Backyard Poultry

Beyond the Feeder: How Do Chickens Digest Food?

Flock Management : Egg Production

Flock Management : Layer Nutrition

Flock Management : Flock Health

Patrick Biggs, Ph.D.

Nutritionist, Companion Animal Technical Solutions

When the dinner bell rings for a backyard flock, the hens come running. There’s nothing like a complete, balanced layer feed. But what happens after your chickens are finished pecking away at the feeder?
 
Chickens digest food through a unique pathway for digestion with each ingredient serving a specific purpose. Hens are excellent converters of feed, channeling those nutrients directly into their eggs. Laying hens need 38 different nutrients to stay healthy and produce eggs.
 
 
"Dr. Patrick Biggs, flock nutritionist with Purina Animal Nutrition, discusses chicken digestive anatomy and egg formation in a recent Facebook Live with bloggers The Chicken Chick and The Garden Fairy."
 
Few of us consider these events after we bring a bag of chicken feed home; we just know our birds like us to keep the feeder full. Have you ever thought about what happens between when a hen eats at the feeder and when she lays an egg 24 to 26 hours later?
 
To help answer this question, we recently discussed bird anatomy with two bloggers: The Chicken Chick, Kathy Shea Mormino, and The Garden Fairy, Julie Harrison. During a tour of the Purina Animal Nutrition Center in Gray Summit, Mo., we explained what happens once a bird consumes a crumble or pellet.
 
Think of a complete chicken feed as a casserole - it’s a mixture of ingredients where each part adds up to a perfectly balanced whole. Each ingredient is the digested by the hen, with many of them working together for bird health and egg production.
 
Ready to find out how chickens digest food? Follow the journey beyond the feeder:
 
Chickens eat on the go
While chickens need to eat to stay healthy just as people do, a bird’s digestive anatomy is quite different than ours.
 
Chickens don’t have teeth and they are a prey animal, so they can’t waste much time chewing. Instead, they swallow food quickly and store it away. The crop, a pouch-like organ meant solely for storage, is the first pit stop feed will encounter.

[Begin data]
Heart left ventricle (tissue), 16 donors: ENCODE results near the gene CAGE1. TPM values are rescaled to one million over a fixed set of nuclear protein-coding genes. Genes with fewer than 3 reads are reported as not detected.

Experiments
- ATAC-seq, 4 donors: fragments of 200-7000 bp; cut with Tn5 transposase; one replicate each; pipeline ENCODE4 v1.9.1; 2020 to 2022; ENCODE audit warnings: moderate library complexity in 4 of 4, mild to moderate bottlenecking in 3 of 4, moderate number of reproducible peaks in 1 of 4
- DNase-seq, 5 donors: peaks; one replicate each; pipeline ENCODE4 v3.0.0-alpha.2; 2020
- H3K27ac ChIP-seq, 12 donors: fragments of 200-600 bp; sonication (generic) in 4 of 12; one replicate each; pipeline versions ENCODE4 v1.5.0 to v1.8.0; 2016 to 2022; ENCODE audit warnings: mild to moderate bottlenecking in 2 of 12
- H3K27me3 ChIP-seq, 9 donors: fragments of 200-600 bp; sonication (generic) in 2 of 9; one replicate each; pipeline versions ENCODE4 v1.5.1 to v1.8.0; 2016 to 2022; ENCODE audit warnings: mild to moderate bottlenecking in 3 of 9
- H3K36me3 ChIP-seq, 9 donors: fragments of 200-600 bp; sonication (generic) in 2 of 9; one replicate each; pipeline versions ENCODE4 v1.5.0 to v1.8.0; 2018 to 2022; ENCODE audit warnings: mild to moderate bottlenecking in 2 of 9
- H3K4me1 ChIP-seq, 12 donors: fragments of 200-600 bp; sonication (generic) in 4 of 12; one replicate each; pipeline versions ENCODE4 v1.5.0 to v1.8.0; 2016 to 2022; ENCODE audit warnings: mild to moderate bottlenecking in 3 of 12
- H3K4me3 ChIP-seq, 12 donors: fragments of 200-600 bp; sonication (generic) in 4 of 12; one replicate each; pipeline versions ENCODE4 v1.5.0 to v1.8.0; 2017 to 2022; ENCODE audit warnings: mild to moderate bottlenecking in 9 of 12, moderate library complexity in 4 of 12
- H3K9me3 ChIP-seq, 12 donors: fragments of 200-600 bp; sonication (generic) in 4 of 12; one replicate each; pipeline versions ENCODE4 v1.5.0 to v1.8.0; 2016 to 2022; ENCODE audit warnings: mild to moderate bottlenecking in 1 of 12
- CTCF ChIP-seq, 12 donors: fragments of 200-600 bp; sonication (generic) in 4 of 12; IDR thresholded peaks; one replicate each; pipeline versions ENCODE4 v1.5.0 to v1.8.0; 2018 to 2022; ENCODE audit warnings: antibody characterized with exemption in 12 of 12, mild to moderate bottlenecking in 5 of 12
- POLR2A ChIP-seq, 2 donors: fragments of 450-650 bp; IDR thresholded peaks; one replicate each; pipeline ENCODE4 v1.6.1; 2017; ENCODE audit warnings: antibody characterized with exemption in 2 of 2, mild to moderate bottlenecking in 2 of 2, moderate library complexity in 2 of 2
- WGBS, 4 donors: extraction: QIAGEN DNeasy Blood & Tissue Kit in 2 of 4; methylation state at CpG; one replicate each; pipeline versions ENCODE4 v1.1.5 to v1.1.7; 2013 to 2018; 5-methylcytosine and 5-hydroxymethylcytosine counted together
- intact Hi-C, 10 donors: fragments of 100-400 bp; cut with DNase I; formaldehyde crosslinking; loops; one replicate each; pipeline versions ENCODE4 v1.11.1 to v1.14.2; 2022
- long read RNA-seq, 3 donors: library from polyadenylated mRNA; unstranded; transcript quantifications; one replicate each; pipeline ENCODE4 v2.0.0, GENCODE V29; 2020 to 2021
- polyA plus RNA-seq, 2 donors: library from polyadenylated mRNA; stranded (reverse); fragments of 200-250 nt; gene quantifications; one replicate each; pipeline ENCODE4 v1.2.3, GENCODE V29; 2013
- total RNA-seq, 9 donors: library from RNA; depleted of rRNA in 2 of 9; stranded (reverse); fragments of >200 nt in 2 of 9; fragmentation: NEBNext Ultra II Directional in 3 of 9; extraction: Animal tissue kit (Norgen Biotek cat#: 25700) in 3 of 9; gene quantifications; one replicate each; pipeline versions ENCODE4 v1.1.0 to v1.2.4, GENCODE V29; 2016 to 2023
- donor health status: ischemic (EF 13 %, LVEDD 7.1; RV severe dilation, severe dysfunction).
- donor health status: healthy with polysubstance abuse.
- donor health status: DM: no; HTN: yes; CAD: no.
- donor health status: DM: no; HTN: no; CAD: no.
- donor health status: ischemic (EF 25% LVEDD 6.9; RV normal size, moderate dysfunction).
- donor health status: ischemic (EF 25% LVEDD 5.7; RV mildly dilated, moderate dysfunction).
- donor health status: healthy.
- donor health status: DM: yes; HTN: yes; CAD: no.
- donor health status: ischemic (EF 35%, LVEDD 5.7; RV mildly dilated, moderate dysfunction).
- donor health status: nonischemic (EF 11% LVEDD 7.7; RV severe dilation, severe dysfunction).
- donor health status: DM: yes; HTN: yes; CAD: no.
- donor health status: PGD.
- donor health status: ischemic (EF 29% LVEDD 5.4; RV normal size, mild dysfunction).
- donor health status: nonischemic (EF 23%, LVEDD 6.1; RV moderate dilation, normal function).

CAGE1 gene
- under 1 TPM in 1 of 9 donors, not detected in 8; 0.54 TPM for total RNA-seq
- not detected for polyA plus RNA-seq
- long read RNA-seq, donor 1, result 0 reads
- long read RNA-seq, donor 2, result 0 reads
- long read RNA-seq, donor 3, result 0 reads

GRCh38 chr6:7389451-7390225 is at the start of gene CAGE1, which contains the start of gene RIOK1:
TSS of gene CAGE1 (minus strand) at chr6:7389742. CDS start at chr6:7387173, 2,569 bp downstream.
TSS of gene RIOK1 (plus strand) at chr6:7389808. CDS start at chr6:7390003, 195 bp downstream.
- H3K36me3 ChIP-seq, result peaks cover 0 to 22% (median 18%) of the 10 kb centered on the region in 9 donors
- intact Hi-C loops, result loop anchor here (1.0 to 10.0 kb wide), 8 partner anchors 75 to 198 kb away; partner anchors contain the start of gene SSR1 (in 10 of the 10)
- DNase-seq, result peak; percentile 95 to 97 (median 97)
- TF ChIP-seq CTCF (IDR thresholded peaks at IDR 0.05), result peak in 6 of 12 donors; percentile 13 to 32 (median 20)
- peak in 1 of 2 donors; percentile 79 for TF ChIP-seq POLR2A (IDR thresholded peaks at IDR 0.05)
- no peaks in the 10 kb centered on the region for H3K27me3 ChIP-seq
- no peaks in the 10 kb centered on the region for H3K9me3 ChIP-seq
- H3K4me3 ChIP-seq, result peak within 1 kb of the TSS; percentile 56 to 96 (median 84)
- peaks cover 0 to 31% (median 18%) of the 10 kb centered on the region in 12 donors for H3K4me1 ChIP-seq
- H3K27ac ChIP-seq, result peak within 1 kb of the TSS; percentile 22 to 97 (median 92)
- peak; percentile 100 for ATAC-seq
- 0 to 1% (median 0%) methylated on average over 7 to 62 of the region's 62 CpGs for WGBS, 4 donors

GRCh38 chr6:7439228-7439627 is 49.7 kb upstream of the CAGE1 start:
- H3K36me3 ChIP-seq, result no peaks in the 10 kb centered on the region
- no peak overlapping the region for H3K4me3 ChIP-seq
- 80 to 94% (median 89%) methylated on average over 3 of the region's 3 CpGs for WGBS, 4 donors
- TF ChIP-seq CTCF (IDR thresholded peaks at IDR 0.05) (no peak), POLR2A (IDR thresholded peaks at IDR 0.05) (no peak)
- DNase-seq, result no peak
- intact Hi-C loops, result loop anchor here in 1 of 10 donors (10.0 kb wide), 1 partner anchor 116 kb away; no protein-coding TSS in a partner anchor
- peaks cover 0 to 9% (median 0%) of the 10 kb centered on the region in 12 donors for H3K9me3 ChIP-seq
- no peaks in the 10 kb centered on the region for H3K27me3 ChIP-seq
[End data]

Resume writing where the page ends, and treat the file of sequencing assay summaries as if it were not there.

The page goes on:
Within the crop, very little digestion occurs. Feed will combine with water and some good bacteria to soften food particles before moving through the system. The feed in the crop will be released to the rest of the digestive tract throughout the day.
 
The chicken stomach
The next stop in the feed journey is the proventriculus, which is equivalent to the human stomach. This is where digestion really begins in the bird. Stomach acid combines with pepsin, a digestive enzyme, to start the breakdown of feed into smaller pieces.
 
For birds, feed doesn’t spend much time in the proventriculus. Instead, it quickly moves to the gizzard where the real fun begins. The gizzard is the engine of the digestive system - it’s a muscle meant for grinding food particles.
 
Since chickens lack teeth, they need a different method of mechanically digesting food. Historically, this is where grit would play a big role; however, many of today’s complete layer feeds include the necessary nutrients without a need for grit.
 
Absorbing the magic
Nutrients are then absorbed through the small intestine and passed into the bloodstream. These absorbed nutrients are used for building feathers, bones, eggs and more. Many of these essential nutrients must be provided through the diet.
 
For example, methionine is an essential amino acid, that must be provided through the diet. Like all amino acids, methionine comes from protein sources and is needed at the cellular level to build specific proteins used for feathering, growth, reproduction and egg production.
 
This is also where calcium and other minerals are absorbed into the blood stream to be stored for bone strength and shell production.
 
Building an egg
In addition to absorbing nutrients to stay healthy, hens also channel feed nutrients directly into their eggs.
 
The yolk is formed first. The yolk color comes from fat-soluble pigments, called xanthophylls, which are found in a hen's diet. Hens may direct marigold extract from the feed to create vibrant orange yolks and omega-3 fatty acids to produce more nutritious eggs.
 
Next, the shell is formed around the contents of the egg in the shell gland. This is where shell color is created. Most shells start white and then color is added. Breeds like Orpingtons, Rhode Island Reds, Marans, Ameraucanas or Easter Eggers, will apply pigments to transform white eggs to brown, blue or green.
 
No matter the shell color, calcium is essential at this stage. Calcium travels to the shell gland via the bloodstream. Hens channel calcium first into their eggs and then into their bones. If a hen doesn’t have enough calcium, she will still form the eggshell but her bone strength may suffer which could lead to osteoporosis.
 
There are two types of calcium chickens need: fast release and slow release. Fast release calcium is found in most layer feeds and breaks down quickly. This quick release is important for bird health, but can leave a void after hens have eaten and are forming eggs at night.
 
Slow release calcium breaks down over time so hens can channel the calcium when they need it most for shell development. One way to provide both fast- and slow-release calcium to hens is by choosing a layer feed that includes Oyster Strong® System, like Purina® Layena® or Purina® Layena® Plus Omega-3. Remember, Purina® layer feeds are currently the only feeds available that include Oyster Strong™ System.
 
Ready to see the difference these layer feeds can make in your flock? Sign-up for Purina’s new Feed Greatness™ Challenge.